I recently skimmed through Wrong: Why Experts Keep Failing Us by David H. Freedman. No, he doesn't directly address our individual and collective capacity for myth-making, or suggest that our willingness to assign truth or authority to something actually reflects unconscious mythologies. If he had, that would have been a pleasant surprise. But he opens with this quote from Percy Bysshe Shelley: "Every epoch, under names more or less specious, has deified its peculiar error."
"Deified its peculiar error." You may know that Shelley and his wife Mary (author of Frankenstein), were active opponents of the hyper-rationalism of their time. We're in the grip of the same tension today. "How can human beings know truth?" and "How many kinds of truth are there?" are perennial questions, and the task of discernment has not gotten easier for anyone who thinks.
Freedman's advice about how to avoid following really bad expert advice is of the simple sort that is deceptively hard to implement: maintain some skepticism but don't rely solely on your common sense, look at credentials even though they don't mean much, steer clear of simple theories about complex subjects, and cross your fingers. As befits the author of a book about the need for caution when listening to experts (double caution when the expert is self-proclaimed), Freedman warns the reader that his book could be "wrong." The problem of bad expert advice he says, is really insolvable.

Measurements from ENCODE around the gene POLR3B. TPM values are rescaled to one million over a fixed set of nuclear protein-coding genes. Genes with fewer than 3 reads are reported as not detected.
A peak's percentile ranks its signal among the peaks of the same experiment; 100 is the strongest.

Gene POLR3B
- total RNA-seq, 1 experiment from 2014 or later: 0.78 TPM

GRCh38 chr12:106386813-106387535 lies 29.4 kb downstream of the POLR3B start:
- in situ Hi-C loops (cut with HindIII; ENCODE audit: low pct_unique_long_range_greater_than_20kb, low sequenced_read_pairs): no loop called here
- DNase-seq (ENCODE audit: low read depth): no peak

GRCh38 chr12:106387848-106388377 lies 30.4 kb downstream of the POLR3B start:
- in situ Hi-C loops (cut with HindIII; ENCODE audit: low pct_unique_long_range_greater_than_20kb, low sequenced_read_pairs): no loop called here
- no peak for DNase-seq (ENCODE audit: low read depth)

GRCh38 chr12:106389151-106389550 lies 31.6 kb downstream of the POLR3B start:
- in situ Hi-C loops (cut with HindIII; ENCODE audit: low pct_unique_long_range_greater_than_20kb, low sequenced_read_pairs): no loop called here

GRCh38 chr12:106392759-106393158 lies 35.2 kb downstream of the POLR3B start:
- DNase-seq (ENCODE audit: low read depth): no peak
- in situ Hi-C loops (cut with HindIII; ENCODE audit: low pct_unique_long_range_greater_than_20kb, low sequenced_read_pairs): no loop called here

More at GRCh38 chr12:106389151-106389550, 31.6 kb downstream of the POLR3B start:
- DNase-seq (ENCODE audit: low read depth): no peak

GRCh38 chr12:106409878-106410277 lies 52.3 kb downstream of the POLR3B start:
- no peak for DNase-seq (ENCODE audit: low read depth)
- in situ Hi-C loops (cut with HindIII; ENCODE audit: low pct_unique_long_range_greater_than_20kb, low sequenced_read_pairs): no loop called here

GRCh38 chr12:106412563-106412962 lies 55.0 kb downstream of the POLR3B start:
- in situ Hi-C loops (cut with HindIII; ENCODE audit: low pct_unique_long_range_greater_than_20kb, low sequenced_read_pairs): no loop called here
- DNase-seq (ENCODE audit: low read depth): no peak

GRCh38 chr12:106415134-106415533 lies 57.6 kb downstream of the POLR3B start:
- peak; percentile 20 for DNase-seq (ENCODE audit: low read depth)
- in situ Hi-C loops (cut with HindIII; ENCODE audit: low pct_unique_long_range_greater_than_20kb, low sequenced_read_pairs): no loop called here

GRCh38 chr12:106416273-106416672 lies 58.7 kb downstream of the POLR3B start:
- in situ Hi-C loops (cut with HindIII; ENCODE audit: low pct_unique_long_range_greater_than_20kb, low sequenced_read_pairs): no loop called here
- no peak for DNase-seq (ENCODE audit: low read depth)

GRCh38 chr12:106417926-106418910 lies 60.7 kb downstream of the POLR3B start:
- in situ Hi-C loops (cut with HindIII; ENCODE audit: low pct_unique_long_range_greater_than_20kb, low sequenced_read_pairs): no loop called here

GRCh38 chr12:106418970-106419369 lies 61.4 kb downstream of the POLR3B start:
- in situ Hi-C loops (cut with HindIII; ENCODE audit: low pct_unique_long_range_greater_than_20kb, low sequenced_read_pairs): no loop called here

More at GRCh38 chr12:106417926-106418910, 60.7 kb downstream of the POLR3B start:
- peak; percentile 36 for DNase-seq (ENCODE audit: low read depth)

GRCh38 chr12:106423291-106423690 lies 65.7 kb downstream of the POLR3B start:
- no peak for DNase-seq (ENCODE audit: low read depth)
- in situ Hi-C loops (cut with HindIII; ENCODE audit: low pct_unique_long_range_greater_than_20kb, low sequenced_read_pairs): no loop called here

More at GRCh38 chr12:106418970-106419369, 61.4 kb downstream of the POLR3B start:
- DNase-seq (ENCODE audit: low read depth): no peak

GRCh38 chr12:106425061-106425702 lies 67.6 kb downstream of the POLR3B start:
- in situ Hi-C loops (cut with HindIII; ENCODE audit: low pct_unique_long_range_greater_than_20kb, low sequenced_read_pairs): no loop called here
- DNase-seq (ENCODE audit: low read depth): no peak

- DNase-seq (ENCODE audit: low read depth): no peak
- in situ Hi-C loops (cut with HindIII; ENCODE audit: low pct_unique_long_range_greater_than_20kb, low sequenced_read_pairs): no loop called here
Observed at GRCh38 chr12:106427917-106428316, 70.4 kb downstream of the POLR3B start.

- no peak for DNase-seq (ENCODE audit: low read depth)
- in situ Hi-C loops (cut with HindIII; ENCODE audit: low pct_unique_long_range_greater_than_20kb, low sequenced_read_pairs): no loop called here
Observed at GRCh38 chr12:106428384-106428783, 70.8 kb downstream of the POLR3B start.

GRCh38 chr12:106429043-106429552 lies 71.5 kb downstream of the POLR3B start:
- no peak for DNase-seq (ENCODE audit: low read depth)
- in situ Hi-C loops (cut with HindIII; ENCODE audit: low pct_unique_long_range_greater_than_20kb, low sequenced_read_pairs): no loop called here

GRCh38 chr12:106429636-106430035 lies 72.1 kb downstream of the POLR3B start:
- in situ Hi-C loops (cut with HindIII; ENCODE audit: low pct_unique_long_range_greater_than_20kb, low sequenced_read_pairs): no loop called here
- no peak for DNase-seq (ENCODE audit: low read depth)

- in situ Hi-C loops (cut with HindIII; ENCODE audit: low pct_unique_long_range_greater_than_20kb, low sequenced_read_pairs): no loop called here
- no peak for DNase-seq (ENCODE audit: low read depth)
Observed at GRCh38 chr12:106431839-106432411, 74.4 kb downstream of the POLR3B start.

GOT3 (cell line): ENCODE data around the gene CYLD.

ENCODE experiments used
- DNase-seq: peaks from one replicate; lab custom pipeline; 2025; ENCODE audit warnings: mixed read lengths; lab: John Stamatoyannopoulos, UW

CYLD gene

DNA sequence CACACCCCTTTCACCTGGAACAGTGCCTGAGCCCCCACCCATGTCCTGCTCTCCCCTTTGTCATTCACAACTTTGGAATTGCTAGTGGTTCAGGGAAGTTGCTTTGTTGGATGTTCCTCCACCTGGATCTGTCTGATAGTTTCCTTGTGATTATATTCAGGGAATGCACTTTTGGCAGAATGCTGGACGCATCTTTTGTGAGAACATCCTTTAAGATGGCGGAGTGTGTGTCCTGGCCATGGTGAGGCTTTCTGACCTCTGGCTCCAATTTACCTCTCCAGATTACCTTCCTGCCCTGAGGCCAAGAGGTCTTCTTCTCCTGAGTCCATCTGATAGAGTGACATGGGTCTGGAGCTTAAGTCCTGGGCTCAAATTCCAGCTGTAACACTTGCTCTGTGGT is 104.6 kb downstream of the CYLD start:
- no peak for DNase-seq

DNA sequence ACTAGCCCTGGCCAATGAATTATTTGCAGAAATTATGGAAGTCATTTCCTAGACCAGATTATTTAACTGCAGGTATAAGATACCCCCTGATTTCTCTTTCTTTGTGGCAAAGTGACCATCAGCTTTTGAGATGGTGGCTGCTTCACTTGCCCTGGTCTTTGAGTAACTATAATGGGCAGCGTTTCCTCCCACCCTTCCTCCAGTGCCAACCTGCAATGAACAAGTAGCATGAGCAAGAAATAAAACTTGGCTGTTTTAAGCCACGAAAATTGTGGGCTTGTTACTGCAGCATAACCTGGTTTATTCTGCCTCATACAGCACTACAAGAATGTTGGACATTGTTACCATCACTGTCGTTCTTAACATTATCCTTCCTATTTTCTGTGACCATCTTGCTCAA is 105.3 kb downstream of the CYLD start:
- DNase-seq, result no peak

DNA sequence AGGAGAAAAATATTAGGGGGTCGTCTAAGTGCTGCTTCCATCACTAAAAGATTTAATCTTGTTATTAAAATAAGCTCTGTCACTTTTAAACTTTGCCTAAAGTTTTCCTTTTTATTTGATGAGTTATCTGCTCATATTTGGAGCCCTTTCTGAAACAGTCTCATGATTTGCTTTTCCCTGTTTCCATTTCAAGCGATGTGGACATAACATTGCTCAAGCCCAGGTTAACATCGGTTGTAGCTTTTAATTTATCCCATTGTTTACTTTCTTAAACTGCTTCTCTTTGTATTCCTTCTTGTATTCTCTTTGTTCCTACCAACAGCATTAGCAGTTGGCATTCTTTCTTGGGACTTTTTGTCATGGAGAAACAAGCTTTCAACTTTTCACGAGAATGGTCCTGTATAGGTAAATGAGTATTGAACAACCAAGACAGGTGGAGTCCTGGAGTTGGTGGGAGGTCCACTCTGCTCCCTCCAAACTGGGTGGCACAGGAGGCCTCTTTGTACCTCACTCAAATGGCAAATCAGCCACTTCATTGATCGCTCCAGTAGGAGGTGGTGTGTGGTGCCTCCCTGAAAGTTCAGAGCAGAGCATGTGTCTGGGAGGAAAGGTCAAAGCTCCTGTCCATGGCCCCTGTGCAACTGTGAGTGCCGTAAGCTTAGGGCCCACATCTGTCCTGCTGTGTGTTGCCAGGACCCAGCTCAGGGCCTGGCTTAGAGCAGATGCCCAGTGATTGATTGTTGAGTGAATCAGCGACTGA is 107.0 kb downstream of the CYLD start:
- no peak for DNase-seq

(On that note, this blog contains no guarantees and it's highly suggested that you read between, below, above, and beyond the lines. But you already knew that).
Freedman's willingness to allow for the possibility that he's wrong could just be a nice twist, good for marketing and compatible with the original thesis. Who knows for sure? Still, it's a habit many of us should cultivate. Freedman provides so many examples of bad "expert" advice that you've got to wonder when we will start questioning our pursuit of silver bullet answers in the form of "facts." Maybe we have.